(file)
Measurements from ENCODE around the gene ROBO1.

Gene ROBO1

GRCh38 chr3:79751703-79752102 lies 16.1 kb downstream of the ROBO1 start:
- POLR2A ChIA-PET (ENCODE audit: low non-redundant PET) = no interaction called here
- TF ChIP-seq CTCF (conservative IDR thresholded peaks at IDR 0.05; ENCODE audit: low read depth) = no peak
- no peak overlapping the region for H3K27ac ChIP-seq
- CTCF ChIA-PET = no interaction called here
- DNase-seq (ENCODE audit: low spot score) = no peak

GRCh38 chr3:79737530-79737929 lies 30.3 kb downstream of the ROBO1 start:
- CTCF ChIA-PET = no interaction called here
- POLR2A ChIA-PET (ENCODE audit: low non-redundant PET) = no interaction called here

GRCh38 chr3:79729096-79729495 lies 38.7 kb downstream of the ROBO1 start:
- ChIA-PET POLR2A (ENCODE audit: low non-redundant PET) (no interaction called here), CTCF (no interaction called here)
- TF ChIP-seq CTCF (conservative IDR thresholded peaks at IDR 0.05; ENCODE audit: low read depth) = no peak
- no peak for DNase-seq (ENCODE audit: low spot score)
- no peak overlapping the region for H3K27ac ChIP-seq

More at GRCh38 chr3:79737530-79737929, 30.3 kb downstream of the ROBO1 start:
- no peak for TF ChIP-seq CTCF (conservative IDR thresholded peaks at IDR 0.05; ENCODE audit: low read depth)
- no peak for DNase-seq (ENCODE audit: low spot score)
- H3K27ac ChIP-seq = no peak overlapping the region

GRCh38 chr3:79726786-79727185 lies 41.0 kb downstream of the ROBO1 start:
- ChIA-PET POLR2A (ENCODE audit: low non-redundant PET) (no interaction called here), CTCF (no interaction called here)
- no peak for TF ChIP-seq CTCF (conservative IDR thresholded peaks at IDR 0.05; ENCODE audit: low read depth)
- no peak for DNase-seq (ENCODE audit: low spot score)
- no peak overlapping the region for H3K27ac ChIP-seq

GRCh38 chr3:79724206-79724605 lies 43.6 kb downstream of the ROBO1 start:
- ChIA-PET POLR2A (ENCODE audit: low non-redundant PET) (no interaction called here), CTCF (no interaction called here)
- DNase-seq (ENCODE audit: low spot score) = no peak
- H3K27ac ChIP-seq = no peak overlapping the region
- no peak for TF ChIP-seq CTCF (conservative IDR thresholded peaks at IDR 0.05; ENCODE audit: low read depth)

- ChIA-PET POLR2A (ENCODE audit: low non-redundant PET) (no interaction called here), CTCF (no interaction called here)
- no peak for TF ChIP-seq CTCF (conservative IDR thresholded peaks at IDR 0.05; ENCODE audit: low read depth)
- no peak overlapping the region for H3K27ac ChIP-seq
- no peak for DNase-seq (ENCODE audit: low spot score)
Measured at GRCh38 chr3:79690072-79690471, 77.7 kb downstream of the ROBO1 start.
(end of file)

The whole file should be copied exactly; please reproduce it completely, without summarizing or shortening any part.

Measurements from ENCODE around the gene ROBO1.

Gene ROBO1

GRCh38 chr3:79751703-79752102 lies 16.1 kb downstream of the ROBO1 start:
- POLR2A ChIA-PET (ENCODE audit: low non-redundant PET) = no interaction called here
- TF ChIP-seq CTCF (conservative IDR thresholded peaks at IDR 0.05; ENCODE audit: low read depth) = no peak
- no peak overlapping the region for H3K27ac ChIP-seq
- CTCF ChIA-PET = no interaction called here
- DNase-seq (ENCODE audit: low spot score) = no peak

GRCh38 chr3:79737530-79737929 lies 30.3 kb downstream of the ROBO1 start:
- CTCF ChIA-PET = no interaction called here
- POLR2A ChIA-PET (ENCODE audit: low non-redundant PET) = no interaction called here

GRCh38 chr3:79729096-79729495 lies 38.7 kb downstream of the ROBO1 start:
- ChIA-PET POLR2A (ENCODE audit: low non-redundant PET) (no interaction called here), CTCF (no interaction called here)
- TF ChIP-seq CTCF (conservative IDR thresholded peaks at IDR 0.05; ENCODE audit: low read depth) = no peak
- no peak for DNase-seq (ENCODE audit: low spot score)
- no peak overlapping the region for H3K27ac ChIP-seq

More at GRCh38 chr3:79737530-79737929, 30.3 kb downstream of the ROBO1 start:
- no peak for TF ChIP-seq CTCF (conservative IDR thresholded peaks at IDR 0.05; ENCODE audit: low read depth)
- no peak for DNase-seq (ENCODE audit: low spot score)
- H3K27ac ChIP-seq = no peak overlapping the region

GRCh38 chr3:79726786-79727185 lies 41.0 kb downstream of the ROBO1 start:
- ChIA-PET POLR2A (ENCODE audit: low non-redundant PET) (no interaction called here), CTCF (no interaction called here)
- no peak for TF ChIP-seq CTCF (conservative IDR thresholded peaks at IDR 0.05; ENCODE audit: low read depth)
- no peak for DNase-seq (ENCODE audit: low spot score)
- no peak overlapping the region for H3K27ac ChIP-seq

GRCh38 chr3:79724206-79724605 lies 43.6 kb downstream of the ROBO1 start:
- ChIA-PET POLR2A (ENCODE audit: low non-redundant PET) (no interaction called here), CTCF (no interaction called here)
- DNase-seq (ENCODE audit: low spot score) = no peak
- H3K27ac ChIP-seq = no peak overlapping the region
- no peak for TF ChIP-seq CTCF (conservative IDR thresholded peaks at IDR 0.05; ENCODE audit: low read depth)

- ChIA-PET POLR2A (ENCODE audit: low non-redundant PET) (no interaction called here), CTCF (no interaction called here)
- no peak for TF ChIP-seq CTCF (conservative IDR thresholded peaks at IDR 0.05; ENCODE audit: low read depth)
- no peak overlapping the region for H3K27ac ChIP-seq
- no peak for DNase-seq (ENCODE audit: low spot score)
Measured at GRCh38 chr3:79690072-79690471, 77.7 kb downstream of the ROBO1 start.